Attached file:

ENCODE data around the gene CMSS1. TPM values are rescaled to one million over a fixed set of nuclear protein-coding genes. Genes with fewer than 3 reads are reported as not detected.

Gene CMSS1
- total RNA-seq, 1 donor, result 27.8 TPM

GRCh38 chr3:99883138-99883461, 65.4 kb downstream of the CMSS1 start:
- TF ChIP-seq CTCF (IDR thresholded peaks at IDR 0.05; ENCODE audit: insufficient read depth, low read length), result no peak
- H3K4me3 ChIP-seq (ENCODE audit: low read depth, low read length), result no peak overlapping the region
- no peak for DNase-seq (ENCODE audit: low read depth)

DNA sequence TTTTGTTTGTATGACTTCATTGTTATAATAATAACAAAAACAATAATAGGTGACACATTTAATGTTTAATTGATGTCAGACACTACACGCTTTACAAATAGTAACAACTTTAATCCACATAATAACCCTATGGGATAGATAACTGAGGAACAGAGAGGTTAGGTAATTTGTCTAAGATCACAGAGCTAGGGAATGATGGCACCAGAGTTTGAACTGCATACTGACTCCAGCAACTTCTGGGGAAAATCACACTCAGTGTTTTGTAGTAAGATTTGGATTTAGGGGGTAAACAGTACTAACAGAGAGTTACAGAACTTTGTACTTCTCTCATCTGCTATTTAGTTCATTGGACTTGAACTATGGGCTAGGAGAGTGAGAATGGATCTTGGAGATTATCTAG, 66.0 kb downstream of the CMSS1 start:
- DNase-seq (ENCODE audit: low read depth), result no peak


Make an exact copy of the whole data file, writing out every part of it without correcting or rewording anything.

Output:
ENCODE data around the gene CMSS1. TPM values are rescaled to one million over a fixed set of nuclear protein-coding genes. Genes with fewer than 3 reads are reported as not detected.

Gene CMSS1
- total RNA-seq, 1 donor, result 27.8 TPM

GRCh38 chr3:99883138-99883461, 65.4 kb downstream of the CMSS1 start:
- TF ChIP-seq CTCF (IDR thresholded peaks at IDR 0.05; ENCODE audit: insufficient read depth, low read length), result no peak
- H3K4me3 ChIP-seq (ENCODE audit: low read depth, low read length), result no peak overlapping the region
- no peak for DNase-seq (ENCODE audit: low read depth)

DNA sequence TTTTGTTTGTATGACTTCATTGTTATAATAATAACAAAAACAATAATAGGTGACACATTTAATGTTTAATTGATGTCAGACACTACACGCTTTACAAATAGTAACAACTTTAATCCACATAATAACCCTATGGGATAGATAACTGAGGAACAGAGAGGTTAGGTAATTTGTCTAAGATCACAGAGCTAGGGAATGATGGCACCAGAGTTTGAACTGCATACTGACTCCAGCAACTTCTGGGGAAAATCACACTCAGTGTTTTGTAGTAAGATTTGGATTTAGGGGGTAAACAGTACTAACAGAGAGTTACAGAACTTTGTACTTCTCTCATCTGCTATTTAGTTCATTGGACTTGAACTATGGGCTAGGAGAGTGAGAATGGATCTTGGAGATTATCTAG, 66.0 kb downstream of the CMSS1 start:
- DNase-seq (ENCODE audit: low read depth), result no peak